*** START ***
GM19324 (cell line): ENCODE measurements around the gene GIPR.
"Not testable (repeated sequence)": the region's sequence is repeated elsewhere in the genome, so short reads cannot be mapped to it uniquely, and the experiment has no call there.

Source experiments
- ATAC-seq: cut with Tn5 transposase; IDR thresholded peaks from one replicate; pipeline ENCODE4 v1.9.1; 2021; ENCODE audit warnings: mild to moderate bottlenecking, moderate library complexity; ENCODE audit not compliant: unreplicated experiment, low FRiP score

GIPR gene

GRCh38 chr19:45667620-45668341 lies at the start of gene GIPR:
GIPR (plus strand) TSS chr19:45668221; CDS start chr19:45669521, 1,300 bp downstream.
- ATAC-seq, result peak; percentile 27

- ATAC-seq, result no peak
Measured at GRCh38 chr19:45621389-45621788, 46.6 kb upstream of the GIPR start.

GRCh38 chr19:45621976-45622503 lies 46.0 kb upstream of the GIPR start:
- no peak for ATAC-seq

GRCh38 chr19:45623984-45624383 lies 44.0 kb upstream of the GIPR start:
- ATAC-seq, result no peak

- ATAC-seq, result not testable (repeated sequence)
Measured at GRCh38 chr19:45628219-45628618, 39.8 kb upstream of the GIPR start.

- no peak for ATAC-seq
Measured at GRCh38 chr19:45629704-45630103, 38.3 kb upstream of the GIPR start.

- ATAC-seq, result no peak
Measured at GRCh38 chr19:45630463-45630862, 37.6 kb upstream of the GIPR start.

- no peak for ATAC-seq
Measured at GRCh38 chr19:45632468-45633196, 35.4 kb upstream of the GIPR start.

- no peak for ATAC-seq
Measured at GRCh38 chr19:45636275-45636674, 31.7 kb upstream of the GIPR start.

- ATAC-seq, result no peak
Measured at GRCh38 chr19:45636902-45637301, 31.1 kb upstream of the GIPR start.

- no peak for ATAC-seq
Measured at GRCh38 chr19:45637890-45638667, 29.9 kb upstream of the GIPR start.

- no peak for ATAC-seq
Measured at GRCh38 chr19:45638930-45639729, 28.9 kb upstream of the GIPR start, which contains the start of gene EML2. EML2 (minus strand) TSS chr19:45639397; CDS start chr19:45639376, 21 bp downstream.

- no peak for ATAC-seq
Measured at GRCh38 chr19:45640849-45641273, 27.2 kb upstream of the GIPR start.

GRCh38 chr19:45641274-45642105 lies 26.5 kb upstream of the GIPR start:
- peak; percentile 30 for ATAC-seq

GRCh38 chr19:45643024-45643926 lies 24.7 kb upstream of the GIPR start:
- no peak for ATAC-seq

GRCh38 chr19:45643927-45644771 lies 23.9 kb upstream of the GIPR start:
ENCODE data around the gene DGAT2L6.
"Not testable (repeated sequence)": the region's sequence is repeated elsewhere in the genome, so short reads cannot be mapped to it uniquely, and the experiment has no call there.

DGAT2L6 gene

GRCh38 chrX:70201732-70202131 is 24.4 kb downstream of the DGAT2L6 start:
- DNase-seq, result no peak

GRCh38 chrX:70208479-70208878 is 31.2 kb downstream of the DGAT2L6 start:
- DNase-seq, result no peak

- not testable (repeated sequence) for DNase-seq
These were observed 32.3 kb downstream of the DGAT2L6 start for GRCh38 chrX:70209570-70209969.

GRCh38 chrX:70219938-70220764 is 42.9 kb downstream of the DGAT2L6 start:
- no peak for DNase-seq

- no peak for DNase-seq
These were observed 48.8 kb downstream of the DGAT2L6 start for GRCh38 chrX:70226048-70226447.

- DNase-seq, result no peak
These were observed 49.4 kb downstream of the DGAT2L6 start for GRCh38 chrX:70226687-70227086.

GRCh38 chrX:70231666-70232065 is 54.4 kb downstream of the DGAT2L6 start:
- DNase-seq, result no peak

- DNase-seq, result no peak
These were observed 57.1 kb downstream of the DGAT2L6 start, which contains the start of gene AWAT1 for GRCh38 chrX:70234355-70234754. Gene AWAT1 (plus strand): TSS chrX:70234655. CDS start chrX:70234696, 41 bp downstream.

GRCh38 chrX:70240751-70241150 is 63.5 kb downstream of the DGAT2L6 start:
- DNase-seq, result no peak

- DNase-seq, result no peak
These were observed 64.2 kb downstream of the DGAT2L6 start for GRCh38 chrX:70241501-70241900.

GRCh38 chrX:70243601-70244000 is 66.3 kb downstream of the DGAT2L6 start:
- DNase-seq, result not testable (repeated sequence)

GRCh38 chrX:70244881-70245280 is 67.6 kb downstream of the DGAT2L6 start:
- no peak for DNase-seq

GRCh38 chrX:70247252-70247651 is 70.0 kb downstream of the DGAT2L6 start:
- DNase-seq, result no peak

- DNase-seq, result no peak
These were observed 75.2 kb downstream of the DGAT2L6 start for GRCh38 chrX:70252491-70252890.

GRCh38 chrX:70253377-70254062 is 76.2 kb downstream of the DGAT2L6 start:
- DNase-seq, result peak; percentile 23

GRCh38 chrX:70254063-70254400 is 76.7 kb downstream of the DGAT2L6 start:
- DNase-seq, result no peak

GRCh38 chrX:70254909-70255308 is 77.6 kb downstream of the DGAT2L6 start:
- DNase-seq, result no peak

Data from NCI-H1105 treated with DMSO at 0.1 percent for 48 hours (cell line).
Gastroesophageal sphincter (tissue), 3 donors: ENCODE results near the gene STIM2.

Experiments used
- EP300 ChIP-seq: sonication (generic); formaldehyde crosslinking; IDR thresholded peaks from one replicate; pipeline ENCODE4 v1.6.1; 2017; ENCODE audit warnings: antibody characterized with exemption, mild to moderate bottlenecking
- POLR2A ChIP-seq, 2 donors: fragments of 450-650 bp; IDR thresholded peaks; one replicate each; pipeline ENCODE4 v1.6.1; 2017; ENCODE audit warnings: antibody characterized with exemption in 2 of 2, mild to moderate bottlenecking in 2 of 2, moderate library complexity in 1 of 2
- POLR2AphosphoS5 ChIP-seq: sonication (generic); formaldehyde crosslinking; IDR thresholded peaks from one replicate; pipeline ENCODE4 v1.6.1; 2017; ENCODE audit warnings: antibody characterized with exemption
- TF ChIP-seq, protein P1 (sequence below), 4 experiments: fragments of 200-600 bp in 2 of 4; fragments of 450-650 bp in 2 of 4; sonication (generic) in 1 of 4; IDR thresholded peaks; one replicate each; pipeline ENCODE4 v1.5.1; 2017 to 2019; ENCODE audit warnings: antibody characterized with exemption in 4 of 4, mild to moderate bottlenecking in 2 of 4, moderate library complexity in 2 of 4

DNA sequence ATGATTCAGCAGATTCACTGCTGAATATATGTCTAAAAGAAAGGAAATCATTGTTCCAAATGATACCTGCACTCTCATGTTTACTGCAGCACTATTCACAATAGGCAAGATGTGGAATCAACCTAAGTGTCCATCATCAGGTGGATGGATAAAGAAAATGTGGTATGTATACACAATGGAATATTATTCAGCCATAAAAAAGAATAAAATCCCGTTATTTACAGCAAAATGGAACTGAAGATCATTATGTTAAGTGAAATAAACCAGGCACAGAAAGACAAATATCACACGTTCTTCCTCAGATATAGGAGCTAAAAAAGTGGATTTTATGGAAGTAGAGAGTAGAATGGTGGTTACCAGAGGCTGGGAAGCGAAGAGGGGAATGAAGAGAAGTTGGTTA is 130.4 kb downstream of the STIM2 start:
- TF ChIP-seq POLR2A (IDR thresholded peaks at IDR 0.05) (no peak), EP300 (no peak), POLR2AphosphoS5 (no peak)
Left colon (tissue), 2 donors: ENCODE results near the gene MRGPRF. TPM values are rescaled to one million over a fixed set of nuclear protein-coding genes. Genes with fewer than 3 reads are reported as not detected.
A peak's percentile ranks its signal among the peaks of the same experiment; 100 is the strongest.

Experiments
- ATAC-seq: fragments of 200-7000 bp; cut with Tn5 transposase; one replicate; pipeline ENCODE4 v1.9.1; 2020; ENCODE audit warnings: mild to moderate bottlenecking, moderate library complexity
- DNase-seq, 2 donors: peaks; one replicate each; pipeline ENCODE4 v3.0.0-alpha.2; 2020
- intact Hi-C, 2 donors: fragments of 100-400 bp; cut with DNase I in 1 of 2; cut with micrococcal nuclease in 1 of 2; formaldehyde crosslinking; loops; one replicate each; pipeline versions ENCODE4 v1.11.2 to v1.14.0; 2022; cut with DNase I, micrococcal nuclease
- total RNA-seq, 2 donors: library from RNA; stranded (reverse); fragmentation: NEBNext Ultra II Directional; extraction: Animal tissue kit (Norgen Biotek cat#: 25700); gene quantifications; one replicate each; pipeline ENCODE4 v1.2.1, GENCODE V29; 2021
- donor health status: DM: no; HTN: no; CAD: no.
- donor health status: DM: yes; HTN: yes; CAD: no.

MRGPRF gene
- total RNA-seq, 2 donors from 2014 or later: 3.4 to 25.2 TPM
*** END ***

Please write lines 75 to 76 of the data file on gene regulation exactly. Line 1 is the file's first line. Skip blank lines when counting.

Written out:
Data from NCI-H1105 treated with DMSO at 0.1 percent for 48 hours (cell line).
Gastroesophageal sphincter (tissue), 3 donors: ENCODE results near the gene STIM2.